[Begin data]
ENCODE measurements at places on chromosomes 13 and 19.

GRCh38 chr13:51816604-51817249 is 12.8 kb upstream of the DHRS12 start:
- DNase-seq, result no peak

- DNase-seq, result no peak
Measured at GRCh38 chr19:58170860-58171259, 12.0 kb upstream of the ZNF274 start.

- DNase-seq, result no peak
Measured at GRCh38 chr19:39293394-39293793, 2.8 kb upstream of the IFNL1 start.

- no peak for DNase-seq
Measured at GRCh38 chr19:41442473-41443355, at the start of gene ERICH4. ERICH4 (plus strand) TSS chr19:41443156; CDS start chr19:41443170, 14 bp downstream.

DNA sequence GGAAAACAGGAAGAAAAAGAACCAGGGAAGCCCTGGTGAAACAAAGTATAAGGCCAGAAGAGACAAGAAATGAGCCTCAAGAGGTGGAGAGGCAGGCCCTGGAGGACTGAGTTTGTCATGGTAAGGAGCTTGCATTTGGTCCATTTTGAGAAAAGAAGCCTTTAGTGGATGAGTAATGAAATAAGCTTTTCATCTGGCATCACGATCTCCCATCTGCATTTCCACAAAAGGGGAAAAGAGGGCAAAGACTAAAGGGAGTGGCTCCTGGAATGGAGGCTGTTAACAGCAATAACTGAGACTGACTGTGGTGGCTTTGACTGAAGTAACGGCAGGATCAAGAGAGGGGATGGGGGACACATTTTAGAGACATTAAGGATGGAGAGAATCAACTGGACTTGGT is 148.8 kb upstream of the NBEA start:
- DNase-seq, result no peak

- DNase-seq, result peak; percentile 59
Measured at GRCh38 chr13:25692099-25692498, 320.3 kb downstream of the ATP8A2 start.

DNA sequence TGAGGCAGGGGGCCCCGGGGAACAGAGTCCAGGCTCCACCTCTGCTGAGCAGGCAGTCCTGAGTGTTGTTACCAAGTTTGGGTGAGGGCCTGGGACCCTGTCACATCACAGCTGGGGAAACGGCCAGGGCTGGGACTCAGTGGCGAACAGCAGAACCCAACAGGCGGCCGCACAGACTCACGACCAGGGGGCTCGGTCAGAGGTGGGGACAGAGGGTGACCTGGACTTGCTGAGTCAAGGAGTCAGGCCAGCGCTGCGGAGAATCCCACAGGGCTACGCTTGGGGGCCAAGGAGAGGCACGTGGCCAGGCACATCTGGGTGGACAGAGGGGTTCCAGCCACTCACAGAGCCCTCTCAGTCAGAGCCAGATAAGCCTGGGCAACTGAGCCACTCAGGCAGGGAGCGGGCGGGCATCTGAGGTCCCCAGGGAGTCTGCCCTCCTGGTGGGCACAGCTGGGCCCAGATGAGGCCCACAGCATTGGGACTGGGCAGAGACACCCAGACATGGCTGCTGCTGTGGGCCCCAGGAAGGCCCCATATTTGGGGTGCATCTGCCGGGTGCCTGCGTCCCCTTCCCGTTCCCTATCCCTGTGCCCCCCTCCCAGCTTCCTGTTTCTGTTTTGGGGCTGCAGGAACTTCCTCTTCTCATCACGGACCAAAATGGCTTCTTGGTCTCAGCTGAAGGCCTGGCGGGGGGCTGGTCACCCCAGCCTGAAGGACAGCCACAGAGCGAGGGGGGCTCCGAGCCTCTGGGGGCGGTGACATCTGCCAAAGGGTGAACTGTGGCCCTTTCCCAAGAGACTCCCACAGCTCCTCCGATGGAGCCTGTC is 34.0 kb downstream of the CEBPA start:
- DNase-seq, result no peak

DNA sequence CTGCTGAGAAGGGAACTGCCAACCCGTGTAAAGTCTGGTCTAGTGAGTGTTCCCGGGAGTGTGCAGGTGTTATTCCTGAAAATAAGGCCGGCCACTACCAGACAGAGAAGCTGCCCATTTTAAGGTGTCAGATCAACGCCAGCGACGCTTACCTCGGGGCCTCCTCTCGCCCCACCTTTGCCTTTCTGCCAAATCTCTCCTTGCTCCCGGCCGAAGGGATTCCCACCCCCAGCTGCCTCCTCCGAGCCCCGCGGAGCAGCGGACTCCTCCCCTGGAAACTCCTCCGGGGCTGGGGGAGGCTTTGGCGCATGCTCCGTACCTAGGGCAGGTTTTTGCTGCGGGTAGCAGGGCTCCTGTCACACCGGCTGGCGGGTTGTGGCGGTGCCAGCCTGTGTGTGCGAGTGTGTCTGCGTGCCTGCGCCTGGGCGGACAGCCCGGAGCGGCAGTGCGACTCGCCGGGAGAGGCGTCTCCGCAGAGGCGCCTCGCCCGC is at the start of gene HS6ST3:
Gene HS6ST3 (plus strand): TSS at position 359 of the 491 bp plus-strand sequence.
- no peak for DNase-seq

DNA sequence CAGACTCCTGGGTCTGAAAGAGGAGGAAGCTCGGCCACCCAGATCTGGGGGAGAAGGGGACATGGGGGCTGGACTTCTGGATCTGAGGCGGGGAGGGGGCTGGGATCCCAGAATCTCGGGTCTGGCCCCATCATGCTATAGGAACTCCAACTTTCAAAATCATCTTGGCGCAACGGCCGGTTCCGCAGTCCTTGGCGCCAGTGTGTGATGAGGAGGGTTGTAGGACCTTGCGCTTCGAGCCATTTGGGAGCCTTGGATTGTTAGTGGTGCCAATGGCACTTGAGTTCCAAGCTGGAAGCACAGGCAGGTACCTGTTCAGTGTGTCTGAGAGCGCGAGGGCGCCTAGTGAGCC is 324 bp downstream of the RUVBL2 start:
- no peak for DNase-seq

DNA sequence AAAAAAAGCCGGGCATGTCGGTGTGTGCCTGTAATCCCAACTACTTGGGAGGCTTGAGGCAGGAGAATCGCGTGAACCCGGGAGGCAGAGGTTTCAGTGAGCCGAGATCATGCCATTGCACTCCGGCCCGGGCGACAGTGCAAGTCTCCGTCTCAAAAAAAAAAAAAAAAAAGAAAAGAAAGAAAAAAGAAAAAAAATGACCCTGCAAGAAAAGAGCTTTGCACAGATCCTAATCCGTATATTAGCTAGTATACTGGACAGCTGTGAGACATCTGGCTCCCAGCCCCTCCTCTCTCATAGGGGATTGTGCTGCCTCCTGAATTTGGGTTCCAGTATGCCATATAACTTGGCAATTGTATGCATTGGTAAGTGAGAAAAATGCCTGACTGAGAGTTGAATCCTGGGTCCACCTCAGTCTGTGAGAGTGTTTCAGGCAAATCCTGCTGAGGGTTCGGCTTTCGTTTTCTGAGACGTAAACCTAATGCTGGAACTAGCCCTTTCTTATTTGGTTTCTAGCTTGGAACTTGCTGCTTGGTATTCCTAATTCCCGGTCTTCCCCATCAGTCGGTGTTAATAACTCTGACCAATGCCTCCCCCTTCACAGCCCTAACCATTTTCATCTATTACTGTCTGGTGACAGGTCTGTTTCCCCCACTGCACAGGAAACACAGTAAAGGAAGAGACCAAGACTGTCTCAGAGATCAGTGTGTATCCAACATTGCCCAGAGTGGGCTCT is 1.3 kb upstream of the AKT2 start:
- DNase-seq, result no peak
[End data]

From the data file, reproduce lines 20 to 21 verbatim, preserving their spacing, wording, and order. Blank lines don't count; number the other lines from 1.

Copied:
- no peak for DNase-seq

DNA sequence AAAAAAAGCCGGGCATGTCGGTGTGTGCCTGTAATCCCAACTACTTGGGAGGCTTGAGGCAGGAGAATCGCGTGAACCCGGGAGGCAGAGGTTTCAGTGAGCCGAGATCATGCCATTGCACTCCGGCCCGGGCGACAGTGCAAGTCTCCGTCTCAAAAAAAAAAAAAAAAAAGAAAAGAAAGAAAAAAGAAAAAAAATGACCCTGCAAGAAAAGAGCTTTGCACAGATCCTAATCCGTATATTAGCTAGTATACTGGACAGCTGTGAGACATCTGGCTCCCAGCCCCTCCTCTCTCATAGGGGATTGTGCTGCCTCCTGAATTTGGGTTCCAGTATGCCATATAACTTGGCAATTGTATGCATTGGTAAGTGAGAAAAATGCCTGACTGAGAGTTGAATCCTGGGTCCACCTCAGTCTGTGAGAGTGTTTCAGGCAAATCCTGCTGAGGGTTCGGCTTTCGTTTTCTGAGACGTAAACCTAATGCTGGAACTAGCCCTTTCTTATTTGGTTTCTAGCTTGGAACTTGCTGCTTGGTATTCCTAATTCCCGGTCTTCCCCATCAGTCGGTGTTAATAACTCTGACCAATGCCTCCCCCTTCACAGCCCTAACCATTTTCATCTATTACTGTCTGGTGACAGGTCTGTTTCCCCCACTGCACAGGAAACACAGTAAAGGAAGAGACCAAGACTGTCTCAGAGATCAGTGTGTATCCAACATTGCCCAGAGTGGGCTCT is 1.3 kb upstream of the AKT2 start: